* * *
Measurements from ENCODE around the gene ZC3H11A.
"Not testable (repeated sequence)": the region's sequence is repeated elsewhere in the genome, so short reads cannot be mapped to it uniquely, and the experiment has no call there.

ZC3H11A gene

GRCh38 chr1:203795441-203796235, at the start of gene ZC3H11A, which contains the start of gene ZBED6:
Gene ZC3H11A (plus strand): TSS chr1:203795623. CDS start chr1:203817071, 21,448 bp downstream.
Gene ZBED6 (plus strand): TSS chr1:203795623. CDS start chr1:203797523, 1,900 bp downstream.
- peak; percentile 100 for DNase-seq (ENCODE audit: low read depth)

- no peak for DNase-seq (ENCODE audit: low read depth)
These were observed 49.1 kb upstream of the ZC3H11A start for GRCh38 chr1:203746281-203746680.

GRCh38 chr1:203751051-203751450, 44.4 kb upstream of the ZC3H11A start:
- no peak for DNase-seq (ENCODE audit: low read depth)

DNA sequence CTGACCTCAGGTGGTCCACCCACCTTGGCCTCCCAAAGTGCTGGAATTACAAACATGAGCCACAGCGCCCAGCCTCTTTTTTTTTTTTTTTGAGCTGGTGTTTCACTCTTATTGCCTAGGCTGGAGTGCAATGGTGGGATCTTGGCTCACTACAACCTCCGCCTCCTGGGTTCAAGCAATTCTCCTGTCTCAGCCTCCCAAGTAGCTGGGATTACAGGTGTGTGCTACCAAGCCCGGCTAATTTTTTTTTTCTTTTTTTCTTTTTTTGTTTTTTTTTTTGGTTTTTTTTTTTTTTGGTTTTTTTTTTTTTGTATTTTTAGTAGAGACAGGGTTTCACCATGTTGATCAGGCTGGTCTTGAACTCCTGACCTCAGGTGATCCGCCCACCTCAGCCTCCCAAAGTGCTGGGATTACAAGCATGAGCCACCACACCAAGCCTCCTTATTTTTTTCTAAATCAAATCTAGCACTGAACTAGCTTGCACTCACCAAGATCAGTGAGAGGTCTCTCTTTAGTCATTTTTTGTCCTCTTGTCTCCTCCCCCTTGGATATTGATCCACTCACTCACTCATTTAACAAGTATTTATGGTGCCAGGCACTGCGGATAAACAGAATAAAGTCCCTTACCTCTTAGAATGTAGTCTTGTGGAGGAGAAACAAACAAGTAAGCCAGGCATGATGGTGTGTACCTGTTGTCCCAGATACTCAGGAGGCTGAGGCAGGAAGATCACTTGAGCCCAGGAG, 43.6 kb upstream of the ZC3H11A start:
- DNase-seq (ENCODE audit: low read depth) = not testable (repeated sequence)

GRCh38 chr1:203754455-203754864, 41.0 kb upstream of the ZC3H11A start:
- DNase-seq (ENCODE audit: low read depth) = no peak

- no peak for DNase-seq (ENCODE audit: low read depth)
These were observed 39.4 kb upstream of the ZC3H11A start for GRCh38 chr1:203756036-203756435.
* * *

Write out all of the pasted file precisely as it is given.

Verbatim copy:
Measurements from ENCODE around the gene ZC3H11A.
"Not testable (repeated sequence)": the region's sequence is repeated elsewhere in the genome, so short reads cannot be mapped to it uniquely, and the experiment has no call there.

ZC3H11A gene

GRCh38 chr1:203795441-203796235, at the start of gene ZC3H11A, which contains the start of gene ZBED6:
Gene ZC3H11A (plus strand): TSS chr1:203795623. CDS start chr1:203817071, 21,448 bp downstream.
Gene ZBED6 (plus strand): TSS chr1:203795623. CDS start chr1:203797523, 1,900 bp downstream.
- peak; percentile 100 for DNase-seq (ENCODE audit: low read depth)

- no peak for DNase-seq (ENCODE audit: low read depth)
These were observed 49.1 kb upstream of the ZC3H11A start for GRCh38 chr1:203746281-203746680.

GRCh38 chr1:203751051-203751450, 44.4 kb upstream of the ZC3H11A start:
- no peak for DNase-seq (ENCODE audit: low read depth)

DNA sequence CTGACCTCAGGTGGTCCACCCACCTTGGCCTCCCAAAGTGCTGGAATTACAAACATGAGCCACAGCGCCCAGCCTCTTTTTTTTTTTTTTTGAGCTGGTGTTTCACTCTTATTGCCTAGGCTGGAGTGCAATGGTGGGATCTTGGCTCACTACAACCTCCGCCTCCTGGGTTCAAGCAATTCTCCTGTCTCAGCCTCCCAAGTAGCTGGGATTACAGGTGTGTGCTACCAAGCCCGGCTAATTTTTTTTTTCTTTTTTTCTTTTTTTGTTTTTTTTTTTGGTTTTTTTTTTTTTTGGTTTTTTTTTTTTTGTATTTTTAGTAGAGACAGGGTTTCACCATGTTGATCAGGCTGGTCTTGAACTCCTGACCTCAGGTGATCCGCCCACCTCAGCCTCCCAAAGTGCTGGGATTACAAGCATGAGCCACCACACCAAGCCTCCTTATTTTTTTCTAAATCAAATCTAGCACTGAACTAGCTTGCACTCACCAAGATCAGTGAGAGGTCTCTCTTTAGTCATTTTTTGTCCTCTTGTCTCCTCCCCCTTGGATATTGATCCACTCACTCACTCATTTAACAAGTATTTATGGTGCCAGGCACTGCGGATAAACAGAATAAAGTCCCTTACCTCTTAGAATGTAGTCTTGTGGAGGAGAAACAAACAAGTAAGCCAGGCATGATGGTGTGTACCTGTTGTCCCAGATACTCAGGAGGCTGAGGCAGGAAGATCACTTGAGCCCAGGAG, 43.6 kb upstream of the ZC3H11A start:
- DNase-seq (ENCODE audit: low read depth) = not testable (repeated sequence)

GRCh38 chr1:203754455-203754864, 41.0 kb upstream of the ZC3H11A start:
- DNase-seq (ENCODE audit: low read depth) = no peak

- no peak for DNase-seq (ENCODE audit: low read depth)
These were observed 39.4 kb upstream of the ZC3H11A start for GRCh38 chr1:203756036-203756435.